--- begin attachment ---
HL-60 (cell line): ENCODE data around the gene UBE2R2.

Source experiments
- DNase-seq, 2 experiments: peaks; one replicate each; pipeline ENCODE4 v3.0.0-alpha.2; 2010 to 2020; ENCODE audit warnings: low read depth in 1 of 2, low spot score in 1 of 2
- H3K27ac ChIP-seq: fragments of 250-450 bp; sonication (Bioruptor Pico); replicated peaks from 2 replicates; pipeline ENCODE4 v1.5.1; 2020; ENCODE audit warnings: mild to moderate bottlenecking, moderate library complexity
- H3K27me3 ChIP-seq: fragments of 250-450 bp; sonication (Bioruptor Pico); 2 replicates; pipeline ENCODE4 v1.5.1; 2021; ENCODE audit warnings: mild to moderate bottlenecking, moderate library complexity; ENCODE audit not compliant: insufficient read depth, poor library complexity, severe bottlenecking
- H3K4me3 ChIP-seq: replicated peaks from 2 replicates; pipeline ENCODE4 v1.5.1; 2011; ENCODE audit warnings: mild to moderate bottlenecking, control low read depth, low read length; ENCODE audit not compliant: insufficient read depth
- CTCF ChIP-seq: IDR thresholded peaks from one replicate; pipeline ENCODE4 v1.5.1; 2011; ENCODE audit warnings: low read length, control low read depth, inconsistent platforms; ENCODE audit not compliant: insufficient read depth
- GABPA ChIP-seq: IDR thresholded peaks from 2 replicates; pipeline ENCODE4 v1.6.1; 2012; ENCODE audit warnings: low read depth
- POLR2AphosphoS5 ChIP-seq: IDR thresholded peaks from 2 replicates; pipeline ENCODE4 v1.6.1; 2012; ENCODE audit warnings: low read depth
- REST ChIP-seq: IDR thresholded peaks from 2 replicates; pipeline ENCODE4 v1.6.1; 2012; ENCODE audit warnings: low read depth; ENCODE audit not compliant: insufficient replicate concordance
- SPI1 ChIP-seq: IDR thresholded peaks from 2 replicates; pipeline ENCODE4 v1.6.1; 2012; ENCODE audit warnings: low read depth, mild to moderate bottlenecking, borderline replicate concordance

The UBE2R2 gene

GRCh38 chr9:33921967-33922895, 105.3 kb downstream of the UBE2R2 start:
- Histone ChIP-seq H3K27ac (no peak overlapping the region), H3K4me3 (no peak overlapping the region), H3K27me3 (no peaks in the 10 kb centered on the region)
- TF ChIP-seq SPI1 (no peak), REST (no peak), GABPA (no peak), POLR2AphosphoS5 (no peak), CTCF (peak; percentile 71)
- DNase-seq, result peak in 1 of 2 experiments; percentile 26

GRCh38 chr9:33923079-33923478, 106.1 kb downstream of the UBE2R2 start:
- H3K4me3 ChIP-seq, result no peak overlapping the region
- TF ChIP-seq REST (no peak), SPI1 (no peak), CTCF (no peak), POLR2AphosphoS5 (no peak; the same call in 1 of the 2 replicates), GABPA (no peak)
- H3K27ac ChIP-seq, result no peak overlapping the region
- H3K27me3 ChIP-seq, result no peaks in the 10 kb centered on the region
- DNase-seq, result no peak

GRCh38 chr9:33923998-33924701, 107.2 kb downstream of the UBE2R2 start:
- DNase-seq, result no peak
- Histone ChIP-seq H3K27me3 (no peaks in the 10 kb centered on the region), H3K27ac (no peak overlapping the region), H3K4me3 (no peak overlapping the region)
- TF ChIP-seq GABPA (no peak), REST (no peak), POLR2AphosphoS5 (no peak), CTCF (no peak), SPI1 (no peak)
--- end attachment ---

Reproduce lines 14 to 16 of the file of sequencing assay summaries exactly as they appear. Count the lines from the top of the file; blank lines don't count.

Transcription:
- Histone ChIP-seq H3K27ac (no peak overlapping the region), H3K4me3 (no peak overlapping the region), H3K27me3 (no peaks in the 10 kb centered on the region)
- TF ChIP-seq SPI1 (no peak), REST (no peak), GABPA (no peak), POLR2AphosphoS5 (no peak), CTCF (peak; percentile 71)
- DNase-seq, result peak in 1 of 2 experiments; percentile 26